Speaking at events
If you are interested in being a presenter or a panellist at an alumni or CSIRO event please let us know and we’ll keep you in mind if opportunities arise.
If you are speaking at an event and would like to invite other alumni members to attend, we can promote the event through our community. Please let us know all the details and we can list it on our calendar.
Public speaking – getting started
Public speaking can be an important part of your professional life. Many of us feel overwhelmed at the prospect, so we’ve pulled together some resources to help you out.
Getting onto the speaking circuit can be an effective way of building your professional reputation, expanding your networks and attracting collaborators. It can also attract media opportunities down the track, where your work can enjoy an even wider public reach.
If you’re in a research or technical role, you’re probably familiar with delivering presentations at conferences to your peers. But speaking to the wider science community (such as public presentations, panel discussions or pitches) requires quite a different skill set.
Becoming an effective communicator requires knowing your audience and communicating your ideas clearly, while also side-stepping jargon and technical speak.
For example, your audience might include specialists in government and industry who have domain knowledge, but may not necessarily be your peers. Or, they might not even be familiar with your work, but (believe it or not) keen to hear all about it.
You can access a series of videos and other resources developed in conjunction with the Australian Science Media Centre, available at Science Media Savvy.
Hear what Bryan Lessard, Postdoctoral Fellow and science communicator (@BrytheFlyGuy) had to say about his experience:
Like most scientists, I regularly present my research to peers at scientific conferences. But in the last few years I’ve realised how important it is to talk about my research to a wider public audience that might not necessarily be exposed to science. By doing so we can engage the community in science, as well as hopefully inspiring the next generation of Australian scientists.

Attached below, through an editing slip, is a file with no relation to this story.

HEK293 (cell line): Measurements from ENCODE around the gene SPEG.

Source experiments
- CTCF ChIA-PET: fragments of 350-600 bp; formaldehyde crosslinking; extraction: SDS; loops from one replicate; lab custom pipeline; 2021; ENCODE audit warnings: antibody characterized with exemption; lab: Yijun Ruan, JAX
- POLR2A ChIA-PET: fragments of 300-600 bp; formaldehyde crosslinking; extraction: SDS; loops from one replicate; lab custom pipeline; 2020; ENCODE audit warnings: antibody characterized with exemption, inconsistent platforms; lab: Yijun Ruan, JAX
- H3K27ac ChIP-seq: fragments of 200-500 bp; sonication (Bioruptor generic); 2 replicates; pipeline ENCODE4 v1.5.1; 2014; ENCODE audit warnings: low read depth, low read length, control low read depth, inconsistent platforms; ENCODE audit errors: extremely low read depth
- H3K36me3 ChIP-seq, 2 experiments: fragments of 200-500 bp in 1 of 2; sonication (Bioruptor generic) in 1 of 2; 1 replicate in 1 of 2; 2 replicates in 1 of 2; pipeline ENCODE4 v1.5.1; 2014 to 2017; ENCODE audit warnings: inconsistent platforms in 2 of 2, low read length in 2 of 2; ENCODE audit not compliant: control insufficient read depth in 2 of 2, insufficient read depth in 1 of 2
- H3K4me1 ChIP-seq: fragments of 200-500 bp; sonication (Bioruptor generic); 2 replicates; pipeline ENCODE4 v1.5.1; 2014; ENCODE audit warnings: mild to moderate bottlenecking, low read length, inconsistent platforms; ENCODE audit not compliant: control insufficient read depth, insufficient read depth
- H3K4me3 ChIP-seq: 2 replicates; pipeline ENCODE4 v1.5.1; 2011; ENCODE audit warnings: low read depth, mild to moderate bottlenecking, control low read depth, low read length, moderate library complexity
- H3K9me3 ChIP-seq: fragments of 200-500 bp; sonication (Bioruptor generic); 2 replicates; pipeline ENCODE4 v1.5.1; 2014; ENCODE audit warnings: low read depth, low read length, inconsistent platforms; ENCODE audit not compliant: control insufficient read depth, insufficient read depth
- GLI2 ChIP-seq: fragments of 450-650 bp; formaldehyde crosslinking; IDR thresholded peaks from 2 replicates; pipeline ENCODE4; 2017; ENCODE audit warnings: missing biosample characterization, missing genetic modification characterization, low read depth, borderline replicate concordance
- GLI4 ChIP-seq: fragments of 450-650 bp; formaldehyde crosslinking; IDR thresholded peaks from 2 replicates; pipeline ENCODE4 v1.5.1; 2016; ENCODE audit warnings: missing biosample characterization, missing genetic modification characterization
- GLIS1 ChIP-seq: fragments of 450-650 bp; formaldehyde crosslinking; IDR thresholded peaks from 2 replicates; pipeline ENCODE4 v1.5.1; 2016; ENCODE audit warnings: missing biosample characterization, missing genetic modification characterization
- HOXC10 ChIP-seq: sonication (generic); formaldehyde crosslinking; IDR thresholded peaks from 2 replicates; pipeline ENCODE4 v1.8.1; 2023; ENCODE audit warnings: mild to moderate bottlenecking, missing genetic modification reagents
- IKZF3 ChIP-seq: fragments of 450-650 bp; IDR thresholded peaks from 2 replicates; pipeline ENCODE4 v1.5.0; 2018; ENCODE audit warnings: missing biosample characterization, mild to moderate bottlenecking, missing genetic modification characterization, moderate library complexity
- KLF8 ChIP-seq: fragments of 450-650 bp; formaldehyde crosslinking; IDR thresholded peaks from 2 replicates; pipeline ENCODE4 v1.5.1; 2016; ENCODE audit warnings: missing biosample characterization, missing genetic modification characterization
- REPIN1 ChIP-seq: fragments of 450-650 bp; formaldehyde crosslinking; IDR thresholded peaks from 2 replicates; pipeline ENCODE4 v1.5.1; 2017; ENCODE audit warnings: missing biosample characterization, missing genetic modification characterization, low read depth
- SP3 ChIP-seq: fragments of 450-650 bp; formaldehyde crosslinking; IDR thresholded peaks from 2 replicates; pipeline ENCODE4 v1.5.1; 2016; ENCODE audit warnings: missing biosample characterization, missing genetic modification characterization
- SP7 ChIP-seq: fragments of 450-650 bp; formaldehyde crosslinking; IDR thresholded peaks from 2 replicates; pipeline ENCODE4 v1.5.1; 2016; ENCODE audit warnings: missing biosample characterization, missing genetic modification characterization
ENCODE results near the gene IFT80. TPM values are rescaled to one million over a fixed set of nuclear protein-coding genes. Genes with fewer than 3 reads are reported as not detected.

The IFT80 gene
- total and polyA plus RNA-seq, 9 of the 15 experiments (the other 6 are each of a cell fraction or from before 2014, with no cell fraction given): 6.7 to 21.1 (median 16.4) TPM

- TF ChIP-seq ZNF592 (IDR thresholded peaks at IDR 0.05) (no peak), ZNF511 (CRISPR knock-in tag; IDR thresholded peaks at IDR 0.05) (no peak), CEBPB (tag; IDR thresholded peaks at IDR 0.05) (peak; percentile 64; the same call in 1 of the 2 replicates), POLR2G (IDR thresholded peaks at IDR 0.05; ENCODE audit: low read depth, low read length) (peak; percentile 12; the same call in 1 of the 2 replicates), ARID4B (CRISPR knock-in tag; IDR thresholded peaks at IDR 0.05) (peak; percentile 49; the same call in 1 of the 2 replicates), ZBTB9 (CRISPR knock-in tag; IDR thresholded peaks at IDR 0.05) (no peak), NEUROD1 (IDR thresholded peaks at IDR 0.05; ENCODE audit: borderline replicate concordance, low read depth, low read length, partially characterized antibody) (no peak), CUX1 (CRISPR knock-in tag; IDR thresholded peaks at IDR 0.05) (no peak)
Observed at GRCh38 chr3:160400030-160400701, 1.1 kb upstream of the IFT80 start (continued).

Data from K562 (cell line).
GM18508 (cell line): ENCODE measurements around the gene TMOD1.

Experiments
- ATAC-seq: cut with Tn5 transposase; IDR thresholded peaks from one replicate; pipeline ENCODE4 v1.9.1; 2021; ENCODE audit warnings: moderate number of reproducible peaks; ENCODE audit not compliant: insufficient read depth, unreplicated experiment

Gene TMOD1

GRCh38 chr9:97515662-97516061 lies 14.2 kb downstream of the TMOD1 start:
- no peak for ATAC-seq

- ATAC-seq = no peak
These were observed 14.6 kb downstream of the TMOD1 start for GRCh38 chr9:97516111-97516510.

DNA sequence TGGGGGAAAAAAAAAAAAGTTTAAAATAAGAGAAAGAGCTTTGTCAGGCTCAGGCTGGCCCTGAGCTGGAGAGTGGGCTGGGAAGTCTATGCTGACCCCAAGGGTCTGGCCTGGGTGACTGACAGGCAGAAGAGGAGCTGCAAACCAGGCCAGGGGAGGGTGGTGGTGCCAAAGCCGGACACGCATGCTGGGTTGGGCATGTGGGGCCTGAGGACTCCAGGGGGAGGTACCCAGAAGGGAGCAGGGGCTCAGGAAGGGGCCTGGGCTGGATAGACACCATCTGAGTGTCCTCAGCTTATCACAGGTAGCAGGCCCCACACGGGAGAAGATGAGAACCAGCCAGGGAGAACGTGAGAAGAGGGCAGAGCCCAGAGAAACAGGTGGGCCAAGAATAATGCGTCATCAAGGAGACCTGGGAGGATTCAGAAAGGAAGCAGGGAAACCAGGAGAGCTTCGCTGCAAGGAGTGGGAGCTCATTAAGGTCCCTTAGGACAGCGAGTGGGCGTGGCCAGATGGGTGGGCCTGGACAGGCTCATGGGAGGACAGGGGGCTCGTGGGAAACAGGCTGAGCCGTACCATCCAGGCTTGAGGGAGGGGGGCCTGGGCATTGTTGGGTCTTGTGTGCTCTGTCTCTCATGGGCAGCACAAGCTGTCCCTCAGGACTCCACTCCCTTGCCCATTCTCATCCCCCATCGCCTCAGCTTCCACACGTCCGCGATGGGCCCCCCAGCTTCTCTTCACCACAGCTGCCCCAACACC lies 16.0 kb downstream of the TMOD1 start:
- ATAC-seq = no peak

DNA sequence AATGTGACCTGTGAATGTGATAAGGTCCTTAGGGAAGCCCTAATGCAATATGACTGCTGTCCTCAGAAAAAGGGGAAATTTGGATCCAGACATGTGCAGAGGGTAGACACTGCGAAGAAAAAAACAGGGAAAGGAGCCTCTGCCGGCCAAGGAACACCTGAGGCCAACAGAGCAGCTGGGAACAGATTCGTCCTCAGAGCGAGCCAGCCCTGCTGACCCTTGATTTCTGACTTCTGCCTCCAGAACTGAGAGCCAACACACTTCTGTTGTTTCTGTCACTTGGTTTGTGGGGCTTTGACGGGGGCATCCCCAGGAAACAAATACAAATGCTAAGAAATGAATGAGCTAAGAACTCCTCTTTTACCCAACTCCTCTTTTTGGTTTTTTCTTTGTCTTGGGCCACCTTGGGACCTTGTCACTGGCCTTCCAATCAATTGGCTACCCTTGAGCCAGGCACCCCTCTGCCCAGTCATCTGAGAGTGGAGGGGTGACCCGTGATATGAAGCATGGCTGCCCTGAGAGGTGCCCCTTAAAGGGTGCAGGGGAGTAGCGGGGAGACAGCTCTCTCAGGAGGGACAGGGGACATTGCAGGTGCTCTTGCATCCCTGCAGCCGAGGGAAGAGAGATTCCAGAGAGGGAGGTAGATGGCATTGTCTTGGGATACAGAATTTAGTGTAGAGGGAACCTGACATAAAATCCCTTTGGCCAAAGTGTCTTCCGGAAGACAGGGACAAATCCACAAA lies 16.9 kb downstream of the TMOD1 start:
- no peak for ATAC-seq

Bryan says he generally aims to speak at 2-3 public events each year when he can get away from the microscope.
As the saying goes, practice makes perfect. While I always chatted to friends about my research over dinner, I wasn’t born a natural science communicator. I was so nervous for my first live radio interview during my PhD, but I became more and more confident after every radio interview since.
You can start out small by joining conversations on Twitter and eventually build up to answering that curious email request for a radio interview. Most importantly, be yourself and have fun!
Put yourself out there
The best thing you can do is get out there and participate. If you feel you’re not quite ready, you can take the time to observe and then work your way up to some bigger challenges. You could:
- start to attend more conferences and events to hear and meet inspiring speakers, like TedX or Pint of Science.
- offer to deliver a guest lecture or a careers talk at your local university.
- consider joining up to our STEM Professionals in Schools program to get experience speaking to students in a classroom environment.
- tee up a talk with an Australian embassy if you are already travelling overseas for work.
- commit to running a seminar or webinar for your colleagues.